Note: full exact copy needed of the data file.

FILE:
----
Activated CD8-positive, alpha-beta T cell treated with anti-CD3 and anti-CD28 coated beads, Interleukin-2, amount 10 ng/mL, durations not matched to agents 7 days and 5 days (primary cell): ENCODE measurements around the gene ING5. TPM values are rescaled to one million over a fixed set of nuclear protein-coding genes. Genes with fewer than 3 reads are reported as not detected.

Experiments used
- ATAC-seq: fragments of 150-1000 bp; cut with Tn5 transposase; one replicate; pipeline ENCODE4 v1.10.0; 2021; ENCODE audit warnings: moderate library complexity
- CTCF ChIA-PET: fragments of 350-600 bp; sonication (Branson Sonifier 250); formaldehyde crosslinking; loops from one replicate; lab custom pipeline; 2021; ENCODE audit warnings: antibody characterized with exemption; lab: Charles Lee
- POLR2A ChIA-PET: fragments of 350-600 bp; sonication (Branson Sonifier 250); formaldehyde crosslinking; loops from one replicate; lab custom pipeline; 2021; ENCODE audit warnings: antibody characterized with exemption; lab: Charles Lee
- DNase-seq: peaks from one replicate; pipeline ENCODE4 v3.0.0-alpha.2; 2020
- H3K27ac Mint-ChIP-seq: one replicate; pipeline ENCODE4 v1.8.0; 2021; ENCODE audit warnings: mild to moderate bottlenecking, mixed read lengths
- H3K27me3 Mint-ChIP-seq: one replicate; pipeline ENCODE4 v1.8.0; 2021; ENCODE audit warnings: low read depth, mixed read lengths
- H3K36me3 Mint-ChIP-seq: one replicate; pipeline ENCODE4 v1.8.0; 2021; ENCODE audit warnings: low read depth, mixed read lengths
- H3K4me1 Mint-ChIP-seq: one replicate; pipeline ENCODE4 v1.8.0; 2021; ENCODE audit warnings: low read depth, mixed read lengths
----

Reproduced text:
Activated CD8-positive, alpha-beta T cell treated with anti-CD3 and anti-CD28 coated beads, Interleukin-2, amount 10 ng/mL, durations not matched to agents 7 days and 5 days (primary cell): ENCODE measurements around the gene ING5. TPM values are rescaled to one million over a fixed set of nuclear protein-coding genes. Genes with fewer than 3 reads are reported as not detected.

Experiments used
- ATAC-seq: fragments of 150-1000 bp; cut with Tn5 transposase; one replicate; pipeline ENCODE4 v1.10.0; 2021; ENCODE audit warnings: moderate library complexity
- CTCF ChIA-PET: fragments of 350-600 bp; sonication (Branson Sonifier 250); formaldehyde crosslinking; loops from one replicate; lab custom pipeline; 2021; ENCODE audit warnings: antibody characterized with exemption; lab: Charles Lee
- POLR2A ChIA-PET: fragments of 350-600 bp; sonication (Branson Sonifier 250); formaldehyde crosslinking; loops from one replicate; lab custom pipeline; 2021; ENCODE audit warnings: antibody characterized with exemption; lab: Charles Lee
- DNase-seq: peaks from one replicate; pipeline ENCODE4 v3.0.0-alpha.2; 2020
- H3K27ac Mint-ChIP-seq: one replicate; pipeline ENCODE4 v1.8.0; 2021; ENCODE audit warnings: mild to moderate bottlenecking, mixed read lengths
- H3K27me3 Mint-ChIP-seq: one replicate; pipeline ENCODE4 v1.8.0; 2021; ENCODE audit warnings: low read depth, mixed read lengths
- H3K36me3 Mint-ChIP-seq: one replicate; pipeline ENCODE4 v1.8.0; 2021; ENCODE audit warnings: low read depth, mixed read lengths
- H3K4me1 Mint-ChIP-seq: one replicate; pipeline ENCODE4 v1.8.0; 2021; ENCODE audit warnings: low read depth, mixed read lengths